ATHENS – Jim Callis covered the Georgia Bulldogs’ baseball team for The Red & Black student newspaper while attending UGA in the 1980s. He has been covering pro baseball for and Baseball America since graduating from the Grady School of Journalism in 1988. His area of expertise is scouting and the draft.

So, imagine Callis’ surprise when a tall, lanky redshirt freshman surfaced at his alma mater last year slugging home runs at a record pace.

“I started calling area scouts and was saying, ‘why hasn’t anybody brought this guy up?’” said Callis, now based in Chicago as a senior writer for “In a given year, I usually have 20 to 30 (state of) Georgia players on my radar. They’re not all going to get drafted, but you keep them on your radar and follow them. I’d never heard of Charlie Condon. Nobody brought him up. Last year, I’m asking guys, ‘how’d this happen? Where’d this guy come from?’”

Well, he comes from Marietta. And, when it comes to baseball people who overlooked Condon, Callis can take his place in a long, long line.

Even those who regularly admired his talents up close for years did not forecast Condon becoming college baseball’s home run king, as he is now, or the No. 1 pick in Major League Baseball draft, as he is expected to become in July.

“We’re just as surprised as everybody else,” said Josh Lammert, who coached Condon in baseball and football at the Walker School, a small private school off Cobb Parkway. “Charlie was a late bloomer, physically, maturity, all that. But you saw glimpses of it.”

Even Georgia missed on him, to some extent. The Bulldogs brought Condon to UGA as a preferred walk-on, with no aid promised beyond the Hope Scholarship. Before that, Condon thought he was going to have to accept a Division III offer to play both football and baseball. He was actually a pretty good quarterback on some bad teams at Walker.

But baseball was Condon’s passion and he was an excellent student. So, he jumped at the UGA opportunity when it finally came. Three years later, Condon is the biggest name in amateur baseball.

“We’ve reflected on it,” said Jim Condon, an Atlanta industrial real estate executive known to Charlie as “Dad.” “It was probably a perfect storm the way things evolved. Charlie grew late like a lot of kids; he was young for his class. He played football in the fall. In hindsight we realize a lot of baseball recruiting goes on in the fall. ... And then COVID came along his junior year and that’s probably the biggest story.”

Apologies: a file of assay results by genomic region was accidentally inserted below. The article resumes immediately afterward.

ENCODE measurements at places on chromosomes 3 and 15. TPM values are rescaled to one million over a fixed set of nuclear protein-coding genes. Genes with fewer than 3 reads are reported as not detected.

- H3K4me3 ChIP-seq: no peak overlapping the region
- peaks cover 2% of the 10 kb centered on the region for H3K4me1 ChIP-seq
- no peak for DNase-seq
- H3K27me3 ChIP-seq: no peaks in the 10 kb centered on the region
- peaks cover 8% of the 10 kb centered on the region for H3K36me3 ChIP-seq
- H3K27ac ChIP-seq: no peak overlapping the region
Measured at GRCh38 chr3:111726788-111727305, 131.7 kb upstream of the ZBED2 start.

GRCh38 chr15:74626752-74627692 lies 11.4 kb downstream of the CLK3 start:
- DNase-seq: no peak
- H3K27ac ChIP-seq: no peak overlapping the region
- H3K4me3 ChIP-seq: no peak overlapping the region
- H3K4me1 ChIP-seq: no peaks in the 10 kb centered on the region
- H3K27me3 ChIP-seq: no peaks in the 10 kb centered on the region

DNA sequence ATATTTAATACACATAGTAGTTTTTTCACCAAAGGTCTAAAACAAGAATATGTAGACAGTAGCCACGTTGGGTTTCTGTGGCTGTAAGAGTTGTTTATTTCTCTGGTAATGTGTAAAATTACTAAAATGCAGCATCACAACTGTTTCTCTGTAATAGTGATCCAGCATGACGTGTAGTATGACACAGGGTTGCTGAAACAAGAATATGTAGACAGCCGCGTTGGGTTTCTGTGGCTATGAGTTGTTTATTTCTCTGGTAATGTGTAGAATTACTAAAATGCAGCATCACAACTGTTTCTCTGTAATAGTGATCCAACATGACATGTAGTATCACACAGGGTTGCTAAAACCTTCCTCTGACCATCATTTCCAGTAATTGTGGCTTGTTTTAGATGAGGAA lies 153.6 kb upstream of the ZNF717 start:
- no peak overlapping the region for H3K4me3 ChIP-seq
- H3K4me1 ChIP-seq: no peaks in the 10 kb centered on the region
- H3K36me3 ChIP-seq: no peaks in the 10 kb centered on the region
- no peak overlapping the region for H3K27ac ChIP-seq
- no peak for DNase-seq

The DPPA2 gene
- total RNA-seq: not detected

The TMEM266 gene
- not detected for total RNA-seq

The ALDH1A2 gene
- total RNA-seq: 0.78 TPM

The pandemic not only prevented a lot of scouts and recruiters from getting a look at Condon, it also resulted in college upperclassmen getting another year of eligibility. Then-Georgia coach Scott Stricklin promised all his roster spots, accordingly.

Once the Bulldogs got Condon on campus, they thought he needed to add strength for the SEC grind. At the time, Condon stood 6-foot-5 and was generously listed at 195 pounds.

“He had bat speed; you could see that,” Stricklin said. “But he needed to get stronger.”

Condon didn’t necessarily agree, but he dedicated himself to getting better.

“There was nothing guaranteed,” Condon said. “I had belief in myself. I knew that I had done the work to put myself in a situation to succeed in a league with this caliber of players. So, that’s kind of what got me locked in, knowing that I’m not going to just roll over and let one year decide my entire collegiate career and just be a redshirt guy that never really got off the bench. Just not letting one year define me was the main motivating factor for me.”

Condon made the most of that year. He beefed up to 216 pounds before the next season. He also made strides on the diamond that summer playing in the Northwoods League in the upper Midwest and Canada. By the end of it, he not only was named a league All-Star, he won MVP honors with two home runs in the all-star game.

“In hindsight, that was terrific,” Jim Condon said. “He grew a ton in the Northwoods. He played in 68 or 70 games, had 320 or something plate appearances. It was like baseball boot camp, and it was really good for him.”

By the time the cuffs came off at Georgia, the Bulldogs knew they had someone special on their hands. Condon opened the 2023 season starting in left field and batting cleanup. He hit his first home run in the first inning of the fourth game against Princeton, a two-run shot over the left-field trees at Foley Field.

Little did Georgia fans know at the time how familiar that scene would become. Condon would hit 24 more homers that season and, after batting .386 and driving in 67 runs, was a consensus choice as National Freshman of the Year.

Fast forward to this year and Condon hit the 56th, 57th and 58th home runs of his career in a series sweep of No. 13-ranked Vanderbilt this past weekend. He hit is 59th against South Carolina. That extended his homer streak to eight consecutive games and gave Condon an NCAA-leading 34 round-trippers for the season, a UGA record.

The NCAA’s single-season record of 48 homers set by Oklahoma State’s Pete Incaviglia in 1985 is considered safe due to changes in equipment and teams now playing fewer games. But at this point, nobody’s counting out Condon. His season and career home run totals shattered the previous records held by the great Gordon Beckham, who did it in 197 games over three seasons. Condon has played 103 games at Georgia.